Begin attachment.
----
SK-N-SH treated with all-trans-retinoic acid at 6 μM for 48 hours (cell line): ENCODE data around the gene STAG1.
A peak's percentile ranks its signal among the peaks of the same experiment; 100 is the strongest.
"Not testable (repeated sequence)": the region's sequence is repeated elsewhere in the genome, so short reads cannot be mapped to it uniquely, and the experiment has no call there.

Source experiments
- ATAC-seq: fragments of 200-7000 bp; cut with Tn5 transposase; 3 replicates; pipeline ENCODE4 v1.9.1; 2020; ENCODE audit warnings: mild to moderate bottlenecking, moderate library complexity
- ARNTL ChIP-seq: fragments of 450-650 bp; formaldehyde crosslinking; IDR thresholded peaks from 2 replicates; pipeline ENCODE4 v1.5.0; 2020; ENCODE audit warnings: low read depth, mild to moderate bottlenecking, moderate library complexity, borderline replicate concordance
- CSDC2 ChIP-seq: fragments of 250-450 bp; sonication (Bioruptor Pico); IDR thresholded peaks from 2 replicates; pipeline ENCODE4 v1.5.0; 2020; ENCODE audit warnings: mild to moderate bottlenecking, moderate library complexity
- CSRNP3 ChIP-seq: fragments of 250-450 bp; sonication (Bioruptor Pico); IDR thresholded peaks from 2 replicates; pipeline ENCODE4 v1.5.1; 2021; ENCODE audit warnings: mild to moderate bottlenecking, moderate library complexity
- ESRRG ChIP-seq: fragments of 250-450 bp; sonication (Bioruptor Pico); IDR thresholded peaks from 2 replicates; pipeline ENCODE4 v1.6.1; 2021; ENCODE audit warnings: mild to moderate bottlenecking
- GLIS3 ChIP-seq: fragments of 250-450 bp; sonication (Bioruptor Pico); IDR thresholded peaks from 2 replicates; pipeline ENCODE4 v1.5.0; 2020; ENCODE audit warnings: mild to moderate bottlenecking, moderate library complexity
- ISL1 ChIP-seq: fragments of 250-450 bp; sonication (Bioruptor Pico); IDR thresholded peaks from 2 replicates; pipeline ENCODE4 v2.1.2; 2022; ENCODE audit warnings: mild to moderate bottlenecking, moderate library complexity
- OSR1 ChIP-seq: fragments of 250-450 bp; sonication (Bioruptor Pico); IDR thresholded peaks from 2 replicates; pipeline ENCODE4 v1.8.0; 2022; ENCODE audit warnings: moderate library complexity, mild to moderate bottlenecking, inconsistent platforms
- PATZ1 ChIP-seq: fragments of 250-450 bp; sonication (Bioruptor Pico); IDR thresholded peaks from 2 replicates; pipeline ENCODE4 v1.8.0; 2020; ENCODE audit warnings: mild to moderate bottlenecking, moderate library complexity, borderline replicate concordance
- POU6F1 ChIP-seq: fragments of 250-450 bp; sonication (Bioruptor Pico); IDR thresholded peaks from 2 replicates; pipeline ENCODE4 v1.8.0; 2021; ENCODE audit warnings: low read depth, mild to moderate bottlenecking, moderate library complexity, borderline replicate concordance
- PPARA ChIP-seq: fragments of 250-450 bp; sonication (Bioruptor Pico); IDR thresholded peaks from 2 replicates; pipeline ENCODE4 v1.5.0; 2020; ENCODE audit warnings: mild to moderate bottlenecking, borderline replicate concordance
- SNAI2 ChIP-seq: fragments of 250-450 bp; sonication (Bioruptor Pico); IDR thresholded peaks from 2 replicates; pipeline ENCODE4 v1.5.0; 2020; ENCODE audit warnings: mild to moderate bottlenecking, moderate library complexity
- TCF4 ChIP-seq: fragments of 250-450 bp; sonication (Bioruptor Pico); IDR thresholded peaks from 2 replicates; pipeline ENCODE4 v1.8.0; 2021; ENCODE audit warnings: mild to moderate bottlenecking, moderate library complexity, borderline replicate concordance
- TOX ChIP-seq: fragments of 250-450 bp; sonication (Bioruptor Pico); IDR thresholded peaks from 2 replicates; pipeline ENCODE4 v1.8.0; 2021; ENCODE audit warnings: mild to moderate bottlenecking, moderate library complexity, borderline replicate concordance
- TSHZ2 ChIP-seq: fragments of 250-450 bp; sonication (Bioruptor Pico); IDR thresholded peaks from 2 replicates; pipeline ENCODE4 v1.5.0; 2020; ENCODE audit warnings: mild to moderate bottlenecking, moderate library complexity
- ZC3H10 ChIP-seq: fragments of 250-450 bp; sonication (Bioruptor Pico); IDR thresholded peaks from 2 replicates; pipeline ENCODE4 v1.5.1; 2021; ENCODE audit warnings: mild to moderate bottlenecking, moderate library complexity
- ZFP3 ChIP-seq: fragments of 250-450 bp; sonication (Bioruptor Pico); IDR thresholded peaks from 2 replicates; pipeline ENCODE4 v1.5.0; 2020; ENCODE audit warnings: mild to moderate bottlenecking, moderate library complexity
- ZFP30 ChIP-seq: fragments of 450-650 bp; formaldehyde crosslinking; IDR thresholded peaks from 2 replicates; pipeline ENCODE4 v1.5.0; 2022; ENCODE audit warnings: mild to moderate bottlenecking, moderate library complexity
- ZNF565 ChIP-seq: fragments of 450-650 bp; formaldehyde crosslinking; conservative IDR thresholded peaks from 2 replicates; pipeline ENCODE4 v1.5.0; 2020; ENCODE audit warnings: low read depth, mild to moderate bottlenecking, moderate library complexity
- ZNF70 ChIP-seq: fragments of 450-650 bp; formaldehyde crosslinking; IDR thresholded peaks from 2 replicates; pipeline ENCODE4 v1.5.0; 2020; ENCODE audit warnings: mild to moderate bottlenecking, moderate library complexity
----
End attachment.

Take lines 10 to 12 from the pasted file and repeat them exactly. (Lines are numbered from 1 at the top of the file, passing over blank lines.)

- GLIS3 ChIP-seq: fragments of 250-450 bp; sonication (Bioruptor Pico); IDR thresholded peaks from 2 replicates; pipeline ENCODE4 v1.5.0; 2020; ENCODE audit warnings: mild to moderate bottlenecking, moderate library complexity
- ISL1 ChIP-seq: fragments of 250-450 bp; sonication (Bioruptor Pico); IDR thresholded peaks from 2 replicates; pipeline ENCODE4 v2.1.2; 2022; ENCODE audit warnings: mild to moderate bottlenecking, moderate library complexity
- OSR1 ChIP-seq: fragments of 250-450 bp; sonication (Bioruptor Pico); IDR thresholded peaks from 2 replicates; pipeline ENCODE4 v1.8.0; 2022; ENCODE audit warnings: moderate library complexity, mild to moderate bottlenecking, inconsistent platforms